The Financial Times looks at David Hockney’s show of Photoshop works:
Hockney’s latest excursion is to the very edges of photographic territory. He has found that Photoshop and other imaging software packages are now good enough for him to draw directly within them. At the Annely Juda gallery in London, he shows images drawn using a computer-generated palette, and switching between finishes that look like watercolour, oils, lino-cut or, when he likes, photographs. The show is divided into two parts: portraits, which are at a further remove from photographs; and landscapes, which are closer. […]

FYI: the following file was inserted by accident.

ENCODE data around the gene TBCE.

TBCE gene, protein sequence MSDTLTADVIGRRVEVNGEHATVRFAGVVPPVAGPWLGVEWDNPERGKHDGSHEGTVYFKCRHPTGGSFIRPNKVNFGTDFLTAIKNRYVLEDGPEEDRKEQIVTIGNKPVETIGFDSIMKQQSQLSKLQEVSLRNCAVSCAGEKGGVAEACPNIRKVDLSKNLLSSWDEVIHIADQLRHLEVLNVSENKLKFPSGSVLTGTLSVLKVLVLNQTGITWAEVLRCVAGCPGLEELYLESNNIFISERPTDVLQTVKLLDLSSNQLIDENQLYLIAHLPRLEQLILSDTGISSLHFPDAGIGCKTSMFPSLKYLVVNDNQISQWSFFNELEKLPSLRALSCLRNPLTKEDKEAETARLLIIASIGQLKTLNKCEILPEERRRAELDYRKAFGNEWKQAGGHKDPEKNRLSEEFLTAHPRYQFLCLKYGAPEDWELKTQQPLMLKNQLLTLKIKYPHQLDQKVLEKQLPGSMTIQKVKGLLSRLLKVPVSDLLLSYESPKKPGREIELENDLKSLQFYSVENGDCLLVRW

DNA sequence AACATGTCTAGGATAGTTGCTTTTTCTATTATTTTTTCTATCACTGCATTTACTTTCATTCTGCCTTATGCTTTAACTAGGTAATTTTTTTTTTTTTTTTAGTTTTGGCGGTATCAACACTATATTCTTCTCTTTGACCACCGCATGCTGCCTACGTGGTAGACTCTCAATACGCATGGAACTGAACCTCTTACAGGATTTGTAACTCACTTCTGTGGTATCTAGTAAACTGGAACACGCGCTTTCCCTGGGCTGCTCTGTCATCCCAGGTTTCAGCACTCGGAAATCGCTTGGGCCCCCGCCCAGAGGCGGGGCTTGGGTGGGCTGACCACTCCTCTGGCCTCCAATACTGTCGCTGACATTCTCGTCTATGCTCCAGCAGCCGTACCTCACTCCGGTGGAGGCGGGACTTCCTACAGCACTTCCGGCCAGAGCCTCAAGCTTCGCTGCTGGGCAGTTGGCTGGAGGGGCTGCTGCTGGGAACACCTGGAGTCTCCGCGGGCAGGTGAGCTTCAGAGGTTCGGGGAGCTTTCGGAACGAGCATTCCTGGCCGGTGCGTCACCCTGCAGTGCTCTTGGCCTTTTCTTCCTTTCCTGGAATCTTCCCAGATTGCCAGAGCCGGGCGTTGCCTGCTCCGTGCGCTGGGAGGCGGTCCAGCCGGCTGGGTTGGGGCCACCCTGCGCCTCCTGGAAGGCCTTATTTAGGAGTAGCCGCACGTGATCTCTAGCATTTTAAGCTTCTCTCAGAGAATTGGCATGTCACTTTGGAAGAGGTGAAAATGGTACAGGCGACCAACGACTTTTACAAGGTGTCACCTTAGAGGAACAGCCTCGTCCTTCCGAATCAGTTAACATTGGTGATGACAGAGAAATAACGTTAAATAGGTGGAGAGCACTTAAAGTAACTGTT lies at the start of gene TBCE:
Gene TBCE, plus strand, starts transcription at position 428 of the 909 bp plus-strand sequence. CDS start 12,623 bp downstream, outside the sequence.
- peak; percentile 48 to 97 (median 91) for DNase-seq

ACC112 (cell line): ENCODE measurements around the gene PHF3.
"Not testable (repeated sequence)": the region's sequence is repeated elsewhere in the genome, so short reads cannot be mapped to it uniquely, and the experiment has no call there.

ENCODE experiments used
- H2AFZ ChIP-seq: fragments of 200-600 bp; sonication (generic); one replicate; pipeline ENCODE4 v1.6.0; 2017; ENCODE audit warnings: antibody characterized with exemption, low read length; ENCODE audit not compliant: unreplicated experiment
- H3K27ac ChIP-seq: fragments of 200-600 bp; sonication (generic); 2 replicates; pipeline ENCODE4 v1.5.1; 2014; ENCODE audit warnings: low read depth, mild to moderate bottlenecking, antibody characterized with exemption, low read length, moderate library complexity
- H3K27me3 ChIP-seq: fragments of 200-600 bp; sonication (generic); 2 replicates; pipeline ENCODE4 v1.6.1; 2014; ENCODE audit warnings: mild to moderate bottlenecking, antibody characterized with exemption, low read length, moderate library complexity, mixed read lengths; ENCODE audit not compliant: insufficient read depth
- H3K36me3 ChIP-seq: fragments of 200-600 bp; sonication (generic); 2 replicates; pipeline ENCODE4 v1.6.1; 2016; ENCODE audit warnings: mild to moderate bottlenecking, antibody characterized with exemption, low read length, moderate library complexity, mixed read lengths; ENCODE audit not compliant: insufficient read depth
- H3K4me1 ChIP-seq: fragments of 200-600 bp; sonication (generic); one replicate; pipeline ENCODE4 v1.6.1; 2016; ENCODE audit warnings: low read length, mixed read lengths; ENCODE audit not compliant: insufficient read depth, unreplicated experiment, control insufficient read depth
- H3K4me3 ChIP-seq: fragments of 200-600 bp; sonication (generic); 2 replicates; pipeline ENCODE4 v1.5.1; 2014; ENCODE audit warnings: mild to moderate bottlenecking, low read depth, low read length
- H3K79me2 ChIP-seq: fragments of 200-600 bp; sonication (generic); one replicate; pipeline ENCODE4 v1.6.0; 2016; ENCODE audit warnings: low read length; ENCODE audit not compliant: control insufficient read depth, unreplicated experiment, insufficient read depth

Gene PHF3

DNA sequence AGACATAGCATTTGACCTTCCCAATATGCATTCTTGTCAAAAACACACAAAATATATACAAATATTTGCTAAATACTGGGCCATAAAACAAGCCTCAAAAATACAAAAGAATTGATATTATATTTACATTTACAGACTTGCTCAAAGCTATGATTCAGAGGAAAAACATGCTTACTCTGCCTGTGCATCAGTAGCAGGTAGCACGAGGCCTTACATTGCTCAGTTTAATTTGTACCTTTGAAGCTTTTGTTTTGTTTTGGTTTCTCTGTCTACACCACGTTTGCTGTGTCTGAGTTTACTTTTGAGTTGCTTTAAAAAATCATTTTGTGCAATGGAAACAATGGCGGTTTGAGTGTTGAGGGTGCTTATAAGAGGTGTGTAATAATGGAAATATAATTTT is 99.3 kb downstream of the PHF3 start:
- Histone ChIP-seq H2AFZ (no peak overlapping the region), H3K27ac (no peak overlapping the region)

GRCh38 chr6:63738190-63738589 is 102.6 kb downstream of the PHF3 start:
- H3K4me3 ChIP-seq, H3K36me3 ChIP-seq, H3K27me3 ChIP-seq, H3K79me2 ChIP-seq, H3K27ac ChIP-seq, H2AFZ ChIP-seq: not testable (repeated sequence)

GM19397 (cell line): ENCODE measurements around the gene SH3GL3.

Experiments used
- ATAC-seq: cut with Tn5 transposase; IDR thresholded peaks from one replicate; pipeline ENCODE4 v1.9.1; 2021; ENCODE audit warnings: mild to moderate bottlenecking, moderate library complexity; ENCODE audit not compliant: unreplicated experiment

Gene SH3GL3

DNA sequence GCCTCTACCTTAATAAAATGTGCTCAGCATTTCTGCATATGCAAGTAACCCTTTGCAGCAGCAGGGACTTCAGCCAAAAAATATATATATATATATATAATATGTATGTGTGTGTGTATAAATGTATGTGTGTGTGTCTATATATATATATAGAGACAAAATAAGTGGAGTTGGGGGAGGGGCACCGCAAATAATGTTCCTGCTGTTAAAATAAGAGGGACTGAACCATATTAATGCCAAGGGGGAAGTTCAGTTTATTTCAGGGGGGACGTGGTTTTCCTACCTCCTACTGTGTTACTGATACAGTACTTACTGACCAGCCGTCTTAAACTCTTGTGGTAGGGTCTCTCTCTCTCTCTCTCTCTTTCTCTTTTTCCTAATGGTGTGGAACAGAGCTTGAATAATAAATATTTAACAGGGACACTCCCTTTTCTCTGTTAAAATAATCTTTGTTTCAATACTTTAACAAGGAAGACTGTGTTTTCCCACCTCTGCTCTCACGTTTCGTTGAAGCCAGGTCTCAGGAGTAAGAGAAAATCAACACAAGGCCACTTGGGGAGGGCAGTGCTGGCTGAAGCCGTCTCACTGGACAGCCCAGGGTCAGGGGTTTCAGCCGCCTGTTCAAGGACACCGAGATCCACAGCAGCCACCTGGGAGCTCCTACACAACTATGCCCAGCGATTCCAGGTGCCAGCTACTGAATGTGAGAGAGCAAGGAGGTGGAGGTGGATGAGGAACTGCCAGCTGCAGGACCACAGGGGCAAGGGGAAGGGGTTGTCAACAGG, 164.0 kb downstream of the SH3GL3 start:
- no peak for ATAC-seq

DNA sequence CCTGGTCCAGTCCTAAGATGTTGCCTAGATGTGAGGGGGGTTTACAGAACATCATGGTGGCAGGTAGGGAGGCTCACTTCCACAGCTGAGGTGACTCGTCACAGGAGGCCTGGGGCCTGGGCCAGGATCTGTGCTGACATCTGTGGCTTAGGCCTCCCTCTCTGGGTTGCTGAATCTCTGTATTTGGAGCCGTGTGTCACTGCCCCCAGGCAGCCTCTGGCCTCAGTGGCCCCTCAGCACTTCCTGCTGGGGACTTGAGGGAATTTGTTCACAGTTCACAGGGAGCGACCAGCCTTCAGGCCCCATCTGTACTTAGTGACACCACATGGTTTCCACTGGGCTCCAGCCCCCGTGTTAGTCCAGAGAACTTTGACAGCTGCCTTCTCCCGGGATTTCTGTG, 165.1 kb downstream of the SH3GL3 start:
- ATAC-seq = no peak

The (computer-)drawn elements are sometimes in the manner of washes, translucent overlays of colour, sometimes more opaque in order to hide distracting detail. The colours have Hockney’s trademark brightness, and include a purple road disappearing into the depth of the picture. The view includes passages of lyrical colour in the rendition of foliage, lots of different greens competing for density and depth.
David Hockney: Drawing in a Printing Machine (Financial Times)